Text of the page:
A recent NIH study showed that teenagers increase their risk for crashing sevenfold by reaching for objects while driving. The study also found that teenagers who manually use their phone to dial, text or browse the web while driving doubled their crash risk.
Researchers followed 82 newly licensed teenaged drivers (average age, 16.48 years) in Virginia for 1 year. They equipped their vehicles with computers to track kinematics and assess speed, a GPS to determine mileage, and video cameras to watch the driver’s face, hands and body positioning. Six-second video segments before each crash were evaluated to determine the severity, type and contributing factors of the crash. The researchers compared these video segments with randomly sampled videos in which no crash occurred — establishing a baseline of normal driving behavior.
At the end of the 1-year study period, researchers identified 71 crashes among the 82 drivers. There were 43 drivers who were not in a crash, 25 involved in one crash and 14 involved two or more crashes (median, 3; range, 2-8). Drivers were performing secondary tasks in 51% of crashes and in 56% of baseline segments. The most common secondary tasks in both scenarios were interacting with passengers (21%), talking or signing without a passenger present (17%) and attending to stimuli outside the vehicle (10%).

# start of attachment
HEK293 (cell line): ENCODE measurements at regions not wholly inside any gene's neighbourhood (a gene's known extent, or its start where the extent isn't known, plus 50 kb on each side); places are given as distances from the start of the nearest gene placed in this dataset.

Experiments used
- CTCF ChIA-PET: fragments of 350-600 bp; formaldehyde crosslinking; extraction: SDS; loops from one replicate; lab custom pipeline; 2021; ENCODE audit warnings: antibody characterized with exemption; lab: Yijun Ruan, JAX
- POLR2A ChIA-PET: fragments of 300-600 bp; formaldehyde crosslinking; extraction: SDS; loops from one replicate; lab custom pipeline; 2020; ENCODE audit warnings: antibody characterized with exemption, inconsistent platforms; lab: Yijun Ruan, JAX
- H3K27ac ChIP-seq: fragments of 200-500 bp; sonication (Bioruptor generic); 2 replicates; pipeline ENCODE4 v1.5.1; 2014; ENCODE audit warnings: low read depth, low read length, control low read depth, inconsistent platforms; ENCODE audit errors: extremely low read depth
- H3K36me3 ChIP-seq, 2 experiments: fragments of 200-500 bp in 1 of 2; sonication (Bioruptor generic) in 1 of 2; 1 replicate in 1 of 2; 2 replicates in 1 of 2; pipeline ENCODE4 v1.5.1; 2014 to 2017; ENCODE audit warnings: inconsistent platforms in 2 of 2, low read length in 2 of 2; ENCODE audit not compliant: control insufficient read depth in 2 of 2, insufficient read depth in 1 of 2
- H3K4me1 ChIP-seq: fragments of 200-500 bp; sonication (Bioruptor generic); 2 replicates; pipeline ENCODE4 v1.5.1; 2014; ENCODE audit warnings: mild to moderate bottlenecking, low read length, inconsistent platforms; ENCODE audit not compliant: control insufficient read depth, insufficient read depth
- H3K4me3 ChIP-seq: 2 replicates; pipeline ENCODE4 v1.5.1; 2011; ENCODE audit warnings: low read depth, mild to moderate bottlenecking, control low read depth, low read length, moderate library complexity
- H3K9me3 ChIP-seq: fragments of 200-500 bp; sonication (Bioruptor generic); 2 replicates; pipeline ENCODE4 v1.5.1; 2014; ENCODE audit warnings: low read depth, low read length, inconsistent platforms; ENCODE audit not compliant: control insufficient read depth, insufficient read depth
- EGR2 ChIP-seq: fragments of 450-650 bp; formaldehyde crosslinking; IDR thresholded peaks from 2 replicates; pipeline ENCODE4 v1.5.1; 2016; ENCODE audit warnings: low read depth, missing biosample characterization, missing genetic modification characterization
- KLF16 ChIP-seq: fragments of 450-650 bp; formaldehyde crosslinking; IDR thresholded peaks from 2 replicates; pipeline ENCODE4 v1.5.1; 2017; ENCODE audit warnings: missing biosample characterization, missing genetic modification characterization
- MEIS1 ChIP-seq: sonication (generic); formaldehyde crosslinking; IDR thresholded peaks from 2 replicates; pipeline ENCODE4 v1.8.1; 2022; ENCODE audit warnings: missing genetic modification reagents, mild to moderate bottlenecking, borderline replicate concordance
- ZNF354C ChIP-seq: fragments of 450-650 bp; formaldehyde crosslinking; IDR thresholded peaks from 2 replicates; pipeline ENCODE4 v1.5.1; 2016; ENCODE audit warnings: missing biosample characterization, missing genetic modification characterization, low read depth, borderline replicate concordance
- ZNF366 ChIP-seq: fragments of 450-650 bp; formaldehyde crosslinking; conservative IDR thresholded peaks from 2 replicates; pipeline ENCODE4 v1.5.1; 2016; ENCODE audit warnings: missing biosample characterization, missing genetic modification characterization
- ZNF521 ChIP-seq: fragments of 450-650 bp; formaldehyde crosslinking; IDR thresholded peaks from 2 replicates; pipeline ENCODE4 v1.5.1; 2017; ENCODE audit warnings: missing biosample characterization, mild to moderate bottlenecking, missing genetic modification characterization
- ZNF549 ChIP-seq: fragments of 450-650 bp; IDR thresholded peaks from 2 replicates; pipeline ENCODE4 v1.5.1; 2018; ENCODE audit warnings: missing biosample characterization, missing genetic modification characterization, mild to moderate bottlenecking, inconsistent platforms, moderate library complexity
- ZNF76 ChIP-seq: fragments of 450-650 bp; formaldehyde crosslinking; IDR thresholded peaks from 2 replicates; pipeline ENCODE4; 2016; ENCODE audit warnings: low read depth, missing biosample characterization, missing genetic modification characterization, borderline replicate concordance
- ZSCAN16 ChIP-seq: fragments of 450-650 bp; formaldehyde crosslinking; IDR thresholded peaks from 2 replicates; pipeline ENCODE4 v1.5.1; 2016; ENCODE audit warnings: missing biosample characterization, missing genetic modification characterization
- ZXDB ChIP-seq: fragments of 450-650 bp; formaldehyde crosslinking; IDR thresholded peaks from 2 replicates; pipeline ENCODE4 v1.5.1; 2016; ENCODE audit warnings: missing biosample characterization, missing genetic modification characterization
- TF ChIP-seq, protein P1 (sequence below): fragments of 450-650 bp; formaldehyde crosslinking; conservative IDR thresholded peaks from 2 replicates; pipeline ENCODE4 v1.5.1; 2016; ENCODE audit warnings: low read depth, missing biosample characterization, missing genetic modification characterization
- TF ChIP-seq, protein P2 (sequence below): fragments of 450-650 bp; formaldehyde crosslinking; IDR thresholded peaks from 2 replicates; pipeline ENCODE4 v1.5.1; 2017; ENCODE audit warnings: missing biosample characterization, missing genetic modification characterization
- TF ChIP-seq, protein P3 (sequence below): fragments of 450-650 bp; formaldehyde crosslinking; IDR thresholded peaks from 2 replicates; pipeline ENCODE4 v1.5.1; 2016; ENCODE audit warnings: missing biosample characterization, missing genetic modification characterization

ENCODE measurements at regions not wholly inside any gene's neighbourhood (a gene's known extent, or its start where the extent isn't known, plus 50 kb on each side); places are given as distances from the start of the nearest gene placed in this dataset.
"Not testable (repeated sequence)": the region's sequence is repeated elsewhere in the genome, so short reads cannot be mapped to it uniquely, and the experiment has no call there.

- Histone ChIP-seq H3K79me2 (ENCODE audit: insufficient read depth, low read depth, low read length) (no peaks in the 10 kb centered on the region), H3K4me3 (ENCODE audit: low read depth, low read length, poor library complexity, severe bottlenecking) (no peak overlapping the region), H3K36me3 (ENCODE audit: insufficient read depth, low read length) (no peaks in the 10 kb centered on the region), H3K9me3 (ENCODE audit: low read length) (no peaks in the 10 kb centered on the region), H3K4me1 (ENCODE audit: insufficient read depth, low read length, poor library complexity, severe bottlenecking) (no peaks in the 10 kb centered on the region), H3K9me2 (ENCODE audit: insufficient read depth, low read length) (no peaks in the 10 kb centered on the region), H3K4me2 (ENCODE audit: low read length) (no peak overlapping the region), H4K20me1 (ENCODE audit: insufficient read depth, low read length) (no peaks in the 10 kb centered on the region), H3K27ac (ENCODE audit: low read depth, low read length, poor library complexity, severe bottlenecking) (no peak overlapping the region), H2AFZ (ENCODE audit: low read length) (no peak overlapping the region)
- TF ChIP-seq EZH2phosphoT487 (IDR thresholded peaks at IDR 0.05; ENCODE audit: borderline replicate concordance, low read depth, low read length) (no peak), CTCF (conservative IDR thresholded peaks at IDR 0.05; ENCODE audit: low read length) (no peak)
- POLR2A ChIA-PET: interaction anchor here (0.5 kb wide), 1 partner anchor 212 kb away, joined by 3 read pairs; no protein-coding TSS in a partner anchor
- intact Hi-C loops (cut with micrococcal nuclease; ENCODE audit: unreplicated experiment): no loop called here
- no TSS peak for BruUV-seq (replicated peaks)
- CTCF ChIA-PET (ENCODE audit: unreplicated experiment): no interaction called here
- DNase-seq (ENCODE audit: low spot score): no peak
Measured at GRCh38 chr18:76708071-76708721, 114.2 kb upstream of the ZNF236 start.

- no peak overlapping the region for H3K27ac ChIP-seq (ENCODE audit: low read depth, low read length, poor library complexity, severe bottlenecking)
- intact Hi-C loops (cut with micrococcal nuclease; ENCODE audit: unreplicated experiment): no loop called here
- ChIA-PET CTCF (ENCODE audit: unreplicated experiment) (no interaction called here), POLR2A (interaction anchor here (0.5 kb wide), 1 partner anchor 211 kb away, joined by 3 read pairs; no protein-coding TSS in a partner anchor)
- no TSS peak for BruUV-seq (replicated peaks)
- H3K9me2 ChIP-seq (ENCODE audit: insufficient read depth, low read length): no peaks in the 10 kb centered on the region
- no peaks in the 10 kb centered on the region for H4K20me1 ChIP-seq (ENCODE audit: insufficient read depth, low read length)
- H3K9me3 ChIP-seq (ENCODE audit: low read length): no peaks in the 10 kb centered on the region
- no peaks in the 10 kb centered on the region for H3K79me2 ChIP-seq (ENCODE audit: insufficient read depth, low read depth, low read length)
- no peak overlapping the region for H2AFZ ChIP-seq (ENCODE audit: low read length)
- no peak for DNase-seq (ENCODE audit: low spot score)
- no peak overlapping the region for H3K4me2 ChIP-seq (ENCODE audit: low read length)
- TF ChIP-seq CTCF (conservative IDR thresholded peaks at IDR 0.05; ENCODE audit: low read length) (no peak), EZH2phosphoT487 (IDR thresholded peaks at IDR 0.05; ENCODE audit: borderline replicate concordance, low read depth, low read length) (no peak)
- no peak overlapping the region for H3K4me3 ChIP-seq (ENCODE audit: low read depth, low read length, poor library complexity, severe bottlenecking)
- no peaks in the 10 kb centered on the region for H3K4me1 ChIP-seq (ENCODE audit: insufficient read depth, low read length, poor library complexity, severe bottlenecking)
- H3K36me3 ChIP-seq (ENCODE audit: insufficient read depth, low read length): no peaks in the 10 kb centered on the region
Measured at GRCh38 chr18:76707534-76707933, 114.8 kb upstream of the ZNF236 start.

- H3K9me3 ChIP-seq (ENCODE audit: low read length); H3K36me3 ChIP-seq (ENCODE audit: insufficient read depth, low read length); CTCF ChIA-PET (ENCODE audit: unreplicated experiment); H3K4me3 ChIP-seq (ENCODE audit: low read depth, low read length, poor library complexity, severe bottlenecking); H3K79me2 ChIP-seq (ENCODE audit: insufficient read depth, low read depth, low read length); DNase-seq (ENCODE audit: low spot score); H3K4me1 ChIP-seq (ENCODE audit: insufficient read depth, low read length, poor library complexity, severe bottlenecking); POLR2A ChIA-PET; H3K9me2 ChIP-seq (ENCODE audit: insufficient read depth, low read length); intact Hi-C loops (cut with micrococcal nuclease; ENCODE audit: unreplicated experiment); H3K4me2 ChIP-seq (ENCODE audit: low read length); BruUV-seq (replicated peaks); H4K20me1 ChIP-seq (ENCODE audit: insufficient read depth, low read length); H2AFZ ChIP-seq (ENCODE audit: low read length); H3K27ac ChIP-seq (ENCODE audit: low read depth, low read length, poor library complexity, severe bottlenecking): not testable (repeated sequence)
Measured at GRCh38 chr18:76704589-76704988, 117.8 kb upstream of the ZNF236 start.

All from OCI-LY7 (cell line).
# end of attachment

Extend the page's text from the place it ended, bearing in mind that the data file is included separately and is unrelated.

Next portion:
Although cellphone use was not the leading cause of motor vehicle crashes among American teenagers, the use of phones while driving increased the risk for crashes. The researchers wrote that every second the driver's eyes were off the road, regardless of the type of distraction, the risk for a crash increased by 28%.
Although they were not the most common secondary tasks, reaching for objects (OR = 6.9, 95% CI = 2.6, 18.6) and manual cellphone use (OR = 2.7, 95% CI = 1.1, 6.8) were both associated with increases in crash risk compared with the baseline. For every second the driver’s eyes were off the road, the risk for crashing increased by 28%, regardless of the type of distraction, the researchers said.
This follows another recent study that found nearly 40% of teens in the United States text while driving.
“During their first year of independent driving, teens often engage in many different activities behind the wheel that could lead to a crash,” Pnina Gershon, PhD, lead author of the study, said in a news release. “Teenage drivers may benefit from interventions that monitor and alert them during frequent or prolonged inattention on the road.” – by Erin Michael
Gershon P, et al. Am J Prev Med. 2019;doi:10.1016/j.amepre.2018.11.024.
Li L, et al. J Adolesc Health. 2018;doi:10.1016/j.jadolhealth.2018.06.010.
Disclosures: The authors report no relevant financial disclosures.